5 Ways to Leverage First-Party Data

First-party data is the most valuable data you can collect about your audience. Collected online and offline from different sources, it’s information your company has collected and owns on your existing customers. Not only is it unique, tractable and readily available, but best of all, it’s data your competition doesn’t have. 

Leveraging your first-party data should be a priority for any company today who wants to scale valuable audiences, deepen engagement with consumers and improve ROI across marketing initiatives. According to a recent report, two-thirds of marketers believe first-party data provides the best path to true customer understanding and therefore to better performance.

first party data
Leverage first-party data to deepen engagement with consumers and improve ROI.

And yet, marketers continue to express frustration with the challenges of collecting and acting on first-party of data. “My company doesn’t have any first-party data,” “I don’t know how to access my company’s first-party data” and “How do I apply first-party data to my campaigns” are all common complaints we hear.

The good news is that even if you don’t have any first-party data, you can easily collect the information needed to drive personalized campaigns. Some methods for collecting first-party data are by placing a tracking pixel on your website, setting up a customer loyalty program that ties sales to individuals, gathering email, demographic and other information from contests and much more.

Still stumped as to how to build out your first-party data? Here are five ways you can start getting the insight you need for better campaigns:

1. Web Analytics

Cookie-based data helps track specific online activities such as which pages your customers visited, what accounts they logged into, and what items they added to a shopping cart. Leveraging this browser and product interest history can help you personalize online experiences through segmentation and targeting. 

On the other hand, since cookies can be limited in tracking users across multiple devices, it’s best to link it with other data streams. For example, you can cross a user’s browsing data with their purchasing history to recommend products. Or pull together login email addresses with recent web visits to send targeted emails.

Tracking customers’ online activities can help you personalize online experiences.

2. Customer Loyalty Program

Loyalty programs offer rewards to customers who make frequent purchases. For example, rewards can include free items, discounts, coupons, or even advanced released products.

These programs are important for marketers because they allow you to track the customer’s purchasing behavior in detail. Plus, smartphone apps provide the most in-depth data, as opposed to loyalty stamp or punch cards. Smartphone-based loyalty programs give you access to customer location, products purchased, coupons and discounts used, and much more.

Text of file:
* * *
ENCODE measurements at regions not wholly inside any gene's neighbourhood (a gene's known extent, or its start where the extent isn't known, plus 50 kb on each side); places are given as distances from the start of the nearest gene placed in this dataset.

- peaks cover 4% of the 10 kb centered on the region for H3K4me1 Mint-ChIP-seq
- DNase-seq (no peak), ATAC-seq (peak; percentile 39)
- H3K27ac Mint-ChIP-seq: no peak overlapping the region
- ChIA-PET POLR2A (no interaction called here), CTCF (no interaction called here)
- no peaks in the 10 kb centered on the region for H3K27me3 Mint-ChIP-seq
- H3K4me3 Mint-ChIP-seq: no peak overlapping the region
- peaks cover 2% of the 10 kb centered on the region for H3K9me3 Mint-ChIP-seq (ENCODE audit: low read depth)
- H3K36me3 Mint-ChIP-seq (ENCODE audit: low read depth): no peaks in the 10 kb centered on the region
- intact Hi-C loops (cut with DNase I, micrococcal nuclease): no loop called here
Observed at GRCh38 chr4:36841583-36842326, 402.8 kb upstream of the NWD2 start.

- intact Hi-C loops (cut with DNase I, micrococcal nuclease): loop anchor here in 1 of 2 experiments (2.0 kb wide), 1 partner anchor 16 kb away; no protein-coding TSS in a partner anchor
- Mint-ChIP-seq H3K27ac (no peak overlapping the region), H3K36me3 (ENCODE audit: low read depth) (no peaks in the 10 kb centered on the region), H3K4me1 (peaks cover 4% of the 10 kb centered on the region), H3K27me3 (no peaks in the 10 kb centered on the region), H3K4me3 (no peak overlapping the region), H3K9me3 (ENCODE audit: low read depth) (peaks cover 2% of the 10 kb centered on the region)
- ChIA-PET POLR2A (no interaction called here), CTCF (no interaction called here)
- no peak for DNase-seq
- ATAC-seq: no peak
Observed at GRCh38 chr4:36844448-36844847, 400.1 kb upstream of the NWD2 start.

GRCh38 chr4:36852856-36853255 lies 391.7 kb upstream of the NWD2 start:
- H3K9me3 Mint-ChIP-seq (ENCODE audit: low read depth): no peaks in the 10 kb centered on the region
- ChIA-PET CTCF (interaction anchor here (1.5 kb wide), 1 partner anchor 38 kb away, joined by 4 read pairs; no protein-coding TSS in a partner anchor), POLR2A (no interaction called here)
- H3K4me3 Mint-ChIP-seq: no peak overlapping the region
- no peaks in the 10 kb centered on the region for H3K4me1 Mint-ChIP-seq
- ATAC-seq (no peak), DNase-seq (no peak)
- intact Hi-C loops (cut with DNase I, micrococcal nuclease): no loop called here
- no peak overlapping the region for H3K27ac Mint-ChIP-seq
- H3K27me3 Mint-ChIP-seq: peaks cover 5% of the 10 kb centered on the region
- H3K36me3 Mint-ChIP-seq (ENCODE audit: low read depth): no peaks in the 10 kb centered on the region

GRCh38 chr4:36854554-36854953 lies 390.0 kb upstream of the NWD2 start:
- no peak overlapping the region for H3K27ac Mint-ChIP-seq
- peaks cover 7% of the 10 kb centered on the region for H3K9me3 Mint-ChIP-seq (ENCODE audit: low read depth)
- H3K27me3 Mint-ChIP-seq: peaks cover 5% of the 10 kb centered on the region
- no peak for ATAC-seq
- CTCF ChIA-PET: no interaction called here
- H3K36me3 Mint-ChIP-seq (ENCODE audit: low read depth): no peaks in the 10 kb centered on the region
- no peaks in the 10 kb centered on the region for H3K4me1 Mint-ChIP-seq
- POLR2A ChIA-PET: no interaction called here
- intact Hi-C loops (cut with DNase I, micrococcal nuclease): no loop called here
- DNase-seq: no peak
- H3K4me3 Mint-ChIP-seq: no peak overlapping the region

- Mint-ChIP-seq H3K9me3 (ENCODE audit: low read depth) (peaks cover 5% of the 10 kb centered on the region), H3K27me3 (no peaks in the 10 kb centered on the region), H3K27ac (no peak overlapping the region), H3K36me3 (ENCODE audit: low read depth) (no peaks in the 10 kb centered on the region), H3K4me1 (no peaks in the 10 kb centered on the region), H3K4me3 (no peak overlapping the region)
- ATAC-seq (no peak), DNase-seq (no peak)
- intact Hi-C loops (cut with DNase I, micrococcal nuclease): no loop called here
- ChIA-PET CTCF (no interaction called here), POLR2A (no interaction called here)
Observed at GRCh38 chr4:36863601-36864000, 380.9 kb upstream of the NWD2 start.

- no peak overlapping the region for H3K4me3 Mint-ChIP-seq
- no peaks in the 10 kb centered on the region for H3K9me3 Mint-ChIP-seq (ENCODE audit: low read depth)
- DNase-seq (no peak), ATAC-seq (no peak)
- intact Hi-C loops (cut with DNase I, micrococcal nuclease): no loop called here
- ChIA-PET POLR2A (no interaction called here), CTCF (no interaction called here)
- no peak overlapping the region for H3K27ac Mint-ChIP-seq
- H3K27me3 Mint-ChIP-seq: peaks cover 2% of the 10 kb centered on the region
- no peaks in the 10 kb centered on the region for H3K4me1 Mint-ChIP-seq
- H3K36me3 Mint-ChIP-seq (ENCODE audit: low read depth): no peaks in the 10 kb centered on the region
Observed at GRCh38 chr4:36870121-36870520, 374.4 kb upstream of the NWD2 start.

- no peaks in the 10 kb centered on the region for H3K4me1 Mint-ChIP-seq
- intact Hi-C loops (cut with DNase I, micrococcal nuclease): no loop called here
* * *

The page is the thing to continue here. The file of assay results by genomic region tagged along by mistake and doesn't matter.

3. In-App Analytics

If you don’t already have a dedicated mobile app, you should consider the benefits it brings in terms of data. Branded mobile apps give you access to user login data, activity and usage. Also, opt-in selections can enable you to access detailed location data that helps with both attribution and targeting.

These insights can help you message your audience at the right time and the right place. Target shoppers when they’re in proximity to one of your retail locations or send personalized messages after they’ve stopped by a store.

CRM data can help you segment your customer base and target more effectively.

4. Customer Relationship Management (CRM)  

No matter what Customer Relationship Management system your company is using, it holds a wealth of data. The transactional history and customer information it maintains serves as a primary data source for B2B and B2C marketers. In fact, 80% of marketers say customer relationship management systems are their most important data source.

Every time customers make a purchase, inquiry or phone call, or fill out a form, that information can be recorded. In addition, CRM data comes in qualitative and quantitative forms from the number of times a customer has contacted your company, to their responses to a salesperson’s questions. All of this can help you segment your customer base and help you target more effectively across the customer lifecycle.

5. Contests and Sweepstakes

One of the best ways to get information from customers is to have them give it to you . With the offer of a prize, many people are willing to hand over names, addresses, phone numbers etc. during the contest entry process. And if you run a social media contest, you can log that data against social media analytics.

Also, social media contests are usually promoted within a company’s social media. This means a big chunk of your contest participants will be your social media followers. You can match your participants’ profiles with those who have a purchasing history to get a good idea of your most loyal customers.

First-party data is the best information you can get about your customers. And for optimal results, it’s best to mix it up with other forms of data. Check back later to learn about second- and third-party data.

In the meantime, do you have a great idea for how to leverage first-party data? Leave a comment to share your thoughts.

 

Published on March 13, 2017

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